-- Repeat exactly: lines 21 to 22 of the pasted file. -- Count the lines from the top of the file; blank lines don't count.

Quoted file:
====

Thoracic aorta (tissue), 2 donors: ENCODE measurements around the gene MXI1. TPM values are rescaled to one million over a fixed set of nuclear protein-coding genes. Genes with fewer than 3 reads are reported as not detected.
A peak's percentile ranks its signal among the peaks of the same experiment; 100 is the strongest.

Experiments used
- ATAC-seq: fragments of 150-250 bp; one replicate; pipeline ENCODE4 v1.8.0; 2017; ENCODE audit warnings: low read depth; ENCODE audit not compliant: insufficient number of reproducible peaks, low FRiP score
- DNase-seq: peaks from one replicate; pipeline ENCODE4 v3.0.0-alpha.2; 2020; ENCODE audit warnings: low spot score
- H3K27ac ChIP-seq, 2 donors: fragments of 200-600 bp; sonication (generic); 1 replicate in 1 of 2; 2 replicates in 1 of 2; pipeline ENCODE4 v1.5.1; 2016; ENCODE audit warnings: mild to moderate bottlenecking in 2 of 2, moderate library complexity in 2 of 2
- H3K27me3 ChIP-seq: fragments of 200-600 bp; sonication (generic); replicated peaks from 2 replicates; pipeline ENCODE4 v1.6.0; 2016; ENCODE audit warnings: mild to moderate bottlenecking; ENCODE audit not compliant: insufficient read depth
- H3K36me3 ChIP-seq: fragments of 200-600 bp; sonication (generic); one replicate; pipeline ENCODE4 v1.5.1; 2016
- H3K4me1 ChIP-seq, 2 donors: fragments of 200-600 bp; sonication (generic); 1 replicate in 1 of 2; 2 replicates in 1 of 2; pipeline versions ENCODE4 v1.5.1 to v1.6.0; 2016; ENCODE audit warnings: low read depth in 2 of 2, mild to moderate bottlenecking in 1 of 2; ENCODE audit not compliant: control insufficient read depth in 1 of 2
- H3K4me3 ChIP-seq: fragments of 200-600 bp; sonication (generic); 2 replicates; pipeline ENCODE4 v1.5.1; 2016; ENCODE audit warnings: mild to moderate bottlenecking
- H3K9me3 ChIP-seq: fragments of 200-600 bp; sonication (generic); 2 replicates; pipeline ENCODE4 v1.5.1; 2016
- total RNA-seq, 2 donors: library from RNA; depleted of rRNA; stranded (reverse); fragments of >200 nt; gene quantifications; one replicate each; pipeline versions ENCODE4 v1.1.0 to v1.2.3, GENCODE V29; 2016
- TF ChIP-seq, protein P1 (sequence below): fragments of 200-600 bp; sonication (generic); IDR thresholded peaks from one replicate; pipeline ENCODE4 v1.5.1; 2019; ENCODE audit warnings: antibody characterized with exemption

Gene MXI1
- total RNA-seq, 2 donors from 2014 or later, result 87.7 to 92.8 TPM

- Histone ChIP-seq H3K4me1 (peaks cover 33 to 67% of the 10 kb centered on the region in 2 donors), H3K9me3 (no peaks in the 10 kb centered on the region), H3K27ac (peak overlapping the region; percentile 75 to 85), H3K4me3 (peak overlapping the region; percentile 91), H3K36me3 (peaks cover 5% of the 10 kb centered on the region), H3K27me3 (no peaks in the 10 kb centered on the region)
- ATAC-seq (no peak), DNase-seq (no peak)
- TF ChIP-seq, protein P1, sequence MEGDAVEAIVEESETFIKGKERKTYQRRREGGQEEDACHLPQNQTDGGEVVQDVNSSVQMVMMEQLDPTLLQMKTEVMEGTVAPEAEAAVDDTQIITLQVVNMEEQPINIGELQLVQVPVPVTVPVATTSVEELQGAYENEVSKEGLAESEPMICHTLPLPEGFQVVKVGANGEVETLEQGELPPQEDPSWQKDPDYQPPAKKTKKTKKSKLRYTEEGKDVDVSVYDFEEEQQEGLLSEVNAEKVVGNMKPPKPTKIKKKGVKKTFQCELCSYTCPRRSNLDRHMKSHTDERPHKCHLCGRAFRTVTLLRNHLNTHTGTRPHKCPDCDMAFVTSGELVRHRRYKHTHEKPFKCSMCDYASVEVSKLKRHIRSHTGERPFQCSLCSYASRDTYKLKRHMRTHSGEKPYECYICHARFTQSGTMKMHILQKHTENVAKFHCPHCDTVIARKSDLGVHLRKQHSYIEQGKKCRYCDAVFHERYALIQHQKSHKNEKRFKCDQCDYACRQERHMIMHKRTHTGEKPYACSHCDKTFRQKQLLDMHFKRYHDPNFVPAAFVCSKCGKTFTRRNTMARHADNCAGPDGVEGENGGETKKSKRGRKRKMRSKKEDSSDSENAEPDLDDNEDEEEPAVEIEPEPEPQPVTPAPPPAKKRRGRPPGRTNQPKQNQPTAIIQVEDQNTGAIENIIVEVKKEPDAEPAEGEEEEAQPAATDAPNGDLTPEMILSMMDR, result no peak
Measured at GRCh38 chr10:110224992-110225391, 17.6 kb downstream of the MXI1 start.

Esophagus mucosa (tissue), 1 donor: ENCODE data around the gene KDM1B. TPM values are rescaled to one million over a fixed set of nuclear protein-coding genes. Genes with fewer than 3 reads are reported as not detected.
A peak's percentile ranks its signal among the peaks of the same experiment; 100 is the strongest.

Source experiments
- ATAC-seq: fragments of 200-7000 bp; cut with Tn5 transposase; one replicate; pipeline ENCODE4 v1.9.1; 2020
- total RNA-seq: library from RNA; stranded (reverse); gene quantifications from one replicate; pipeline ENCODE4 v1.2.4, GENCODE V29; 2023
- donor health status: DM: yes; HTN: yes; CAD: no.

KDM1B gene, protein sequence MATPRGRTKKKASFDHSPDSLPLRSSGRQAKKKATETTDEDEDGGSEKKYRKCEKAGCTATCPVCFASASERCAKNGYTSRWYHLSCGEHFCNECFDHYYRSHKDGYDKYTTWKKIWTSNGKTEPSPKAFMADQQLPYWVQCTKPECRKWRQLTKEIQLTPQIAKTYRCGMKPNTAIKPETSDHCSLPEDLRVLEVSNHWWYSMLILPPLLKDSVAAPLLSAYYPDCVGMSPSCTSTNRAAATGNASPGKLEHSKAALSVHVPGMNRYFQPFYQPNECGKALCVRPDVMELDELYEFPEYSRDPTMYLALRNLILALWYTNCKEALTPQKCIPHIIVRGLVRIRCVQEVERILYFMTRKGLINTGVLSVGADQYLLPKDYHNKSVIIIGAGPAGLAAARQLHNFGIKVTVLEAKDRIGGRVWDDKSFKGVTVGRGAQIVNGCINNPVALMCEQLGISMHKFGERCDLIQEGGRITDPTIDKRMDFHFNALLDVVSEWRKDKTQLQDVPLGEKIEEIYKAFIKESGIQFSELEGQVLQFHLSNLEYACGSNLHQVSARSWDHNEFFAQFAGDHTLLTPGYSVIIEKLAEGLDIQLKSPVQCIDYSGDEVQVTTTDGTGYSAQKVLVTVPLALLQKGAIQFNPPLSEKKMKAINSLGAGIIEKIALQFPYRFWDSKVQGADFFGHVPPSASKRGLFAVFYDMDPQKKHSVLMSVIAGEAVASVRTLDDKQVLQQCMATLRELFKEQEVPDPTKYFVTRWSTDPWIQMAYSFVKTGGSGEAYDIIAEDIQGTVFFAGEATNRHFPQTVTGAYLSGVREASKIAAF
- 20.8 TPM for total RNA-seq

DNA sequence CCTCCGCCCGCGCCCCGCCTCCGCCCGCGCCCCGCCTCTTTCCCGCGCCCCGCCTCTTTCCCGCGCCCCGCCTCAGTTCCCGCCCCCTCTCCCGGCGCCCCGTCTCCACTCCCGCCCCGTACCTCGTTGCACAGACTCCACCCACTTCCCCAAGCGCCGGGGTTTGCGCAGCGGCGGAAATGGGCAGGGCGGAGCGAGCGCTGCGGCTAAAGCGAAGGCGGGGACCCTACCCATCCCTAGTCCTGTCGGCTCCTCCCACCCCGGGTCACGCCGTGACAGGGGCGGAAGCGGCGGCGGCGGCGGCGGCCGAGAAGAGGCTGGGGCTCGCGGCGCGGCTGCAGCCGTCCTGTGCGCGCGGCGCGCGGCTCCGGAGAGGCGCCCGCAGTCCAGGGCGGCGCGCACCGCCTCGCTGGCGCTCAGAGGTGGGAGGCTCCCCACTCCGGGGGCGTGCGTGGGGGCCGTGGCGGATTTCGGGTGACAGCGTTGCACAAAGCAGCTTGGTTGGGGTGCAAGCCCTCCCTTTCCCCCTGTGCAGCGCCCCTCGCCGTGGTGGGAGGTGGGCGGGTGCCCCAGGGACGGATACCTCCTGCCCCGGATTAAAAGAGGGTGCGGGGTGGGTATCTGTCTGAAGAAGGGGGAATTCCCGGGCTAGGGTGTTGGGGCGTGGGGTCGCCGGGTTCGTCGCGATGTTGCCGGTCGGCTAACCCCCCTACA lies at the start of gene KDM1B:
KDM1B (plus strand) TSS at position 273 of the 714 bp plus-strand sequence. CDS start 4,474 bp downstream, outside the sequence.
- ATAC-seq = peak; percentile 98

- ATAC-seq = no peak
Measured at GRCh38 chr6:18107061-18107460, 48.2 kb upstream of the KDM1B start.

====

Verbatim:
A peak's percentile ranks its signal among the peaks of the same experiment; 100 is the strongest.

Source experiments